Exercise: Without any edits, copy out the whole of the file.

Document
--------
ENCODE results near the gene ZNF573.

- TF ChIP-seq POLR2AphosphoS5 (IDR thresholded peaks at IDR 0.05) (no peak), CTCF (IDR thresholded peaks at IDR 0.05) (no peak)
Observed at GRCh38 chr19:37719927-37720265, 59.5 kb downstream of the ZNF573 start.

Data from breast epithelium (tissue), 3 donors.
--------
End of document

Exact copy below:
ENCODE results near the gene ZNF573.

- TF ChIP-seq POLR2AphosphoS5 (IDR thresholded peaks at IDR 0.05) (no peak), CTCF (IDR thresholded peaks at IDR 0.05) (no peak)
Observed at GRCh38 chr19:37719927-37720265, 59.5 kb downstream of the ZNF573 start.

Data from breast epithelium (tissue), 3 donors.